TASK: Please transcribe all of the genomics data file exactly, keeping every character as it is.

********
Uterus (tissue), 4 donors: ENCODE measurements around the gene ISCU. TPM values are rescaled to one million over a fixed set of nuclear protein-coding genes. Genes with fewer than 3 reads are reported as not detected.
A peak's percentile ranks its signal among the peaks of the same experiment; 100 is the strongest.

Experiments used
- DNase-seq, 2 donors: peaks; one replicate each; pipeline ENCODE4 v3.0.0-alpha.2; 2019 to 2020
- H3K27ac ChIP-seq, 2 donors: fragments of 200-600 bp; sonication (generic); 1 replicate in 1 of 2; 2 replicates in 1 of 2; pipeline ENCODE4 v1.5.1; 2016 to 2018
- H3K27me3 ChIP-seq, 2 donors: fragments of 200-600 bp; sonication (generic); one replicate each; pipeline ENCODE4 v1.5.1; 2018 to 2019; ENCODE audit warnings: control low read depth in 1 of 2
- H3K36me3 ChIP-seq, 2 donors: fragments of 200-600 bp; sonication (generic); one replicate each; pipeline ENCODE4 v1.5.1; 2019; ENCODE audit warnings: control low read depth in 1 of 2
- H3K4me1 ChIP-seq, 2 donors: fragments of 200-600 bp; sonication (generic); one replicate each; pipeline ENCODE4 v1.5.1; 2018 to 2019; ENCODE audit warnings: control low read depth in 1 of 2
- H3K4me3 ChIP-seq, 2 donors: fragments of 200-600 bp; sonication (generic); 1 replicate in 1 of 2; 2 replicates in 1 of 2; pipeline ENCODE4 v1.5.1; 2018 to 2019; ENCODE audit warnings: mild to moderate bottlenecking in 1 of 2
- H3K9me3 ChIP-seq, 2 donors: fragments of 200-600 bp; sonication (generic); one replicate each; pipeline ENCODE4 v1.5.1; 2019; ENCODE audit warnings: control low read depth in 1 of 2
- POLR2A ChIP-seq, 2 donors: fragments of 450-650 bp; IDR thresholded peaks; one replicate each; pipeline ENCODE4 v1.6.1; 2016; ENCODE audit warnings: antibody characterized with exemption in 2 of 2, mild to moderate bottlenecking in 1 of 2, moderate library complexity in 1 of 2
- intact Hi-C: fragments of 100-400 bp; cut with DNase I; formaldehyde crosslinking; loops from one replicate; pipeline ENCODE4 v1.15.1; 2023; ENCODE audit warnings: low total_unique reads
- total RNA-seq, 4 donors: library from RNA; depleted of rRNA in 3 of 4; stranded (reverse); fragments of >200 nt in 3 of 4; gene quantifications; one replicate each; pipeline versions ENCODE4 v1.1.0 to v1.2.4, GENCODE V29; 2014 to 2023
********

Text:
Uterus (tissue), 4 donors: ENCODE measurements around the gene ISCU. TPM values are rescaled to one million over a fixed set of nuclear protein-coding genes. Genes with fewer than 3 reads are reported as not detected.
A peak's percentile ranks its signal among the peaks of the same experiment; 100 is the strongest.

Experiments used
- DNase-seq, 2 donors: peaks; one replicate each; pipeline ENCODE4 v3.0.0-alpha.2; 2019 to 2020
- H3K27ac ChIP-seq, 2 donors: fragments of 200-600 bp; sonication (generic); 1 replicate in 1 of 2; 2 replicates in 1 of 2; pipeline ENCODE4 v1.5.1; 2016 to 2018
- H3K27me3 ChIP-seq, 2 donors: fragments of 200-600 bp; sonication (generic); one replicate each; pipeline ENCODE4 v1.5.1; 2018 to 2019; ENCODE audit warnings: control low read depth in 1 of 2
- H3K36me3 ChIP-seq, 2 donors: fragments of 200-600 bp; sonication (generic); one replicate each; pipeline ENCODE4 v1.5.1; 2019; ENCODE audit warnings: control low read depth in 1 of 2
- H3K4me1 ChIP-seq, 2 donors: fragments of 200-600 bp; sonication (generic); one replicate each; pipeline ENCODE4 v1.5.1; 2018 to 2019; ENCODE audit warnings: control low read depth in 1 of 2
- H3K4me3 ChIP-seq, 2 donors: fragments of 200-600 bp; sonication (generic); 1 replicate in 1 of 2; 2 replicates in 1 of 2; pipeline ENCODE4 v1.5.1; 2018 to 2019; ENCODE audit warnings: mild to moderate bottlenecking in 1 of 2
- H3K9me3 ChIP-seq, 2 donors: fragments of 200-600 bp; sonication (generic); one replicate each; pipeline ENCODE4 v1.5.1; 2019; ENCODE audit warnings: control low read depth in 1 of 2
- POLR2A ChIP-seq, 2 donors: fragments of 450-650 bp; IDR thresholded peaks; one replicate each; pipeline ENCODE4 v1.6.1; 2016; ENCODE audit warnings: antibody characterized with exemption in 2 of 2, mild to moderate bottlenecking in 1 of 2, moderate library complexity in 1 of 2
- intact Hi-C: fragments of 100-400 bp; cut with DNase I; formaldehyde crosslinking; loops from one replicate; pipeline ENCODE4 v1.15.1; 2023; ENCODE audit warnings: low total_unique reads
- total RNA-seq, 4 donors: library from RNA; depleted of rRNA in 3 of 4; stranded (reverse); fragments of >200 nt in 3 of 4; gene quantifications; one replicate each; pipeline versions ENCODE4 v1.1.0 to v1.2.4, GENCODE V29; 2014 to 2023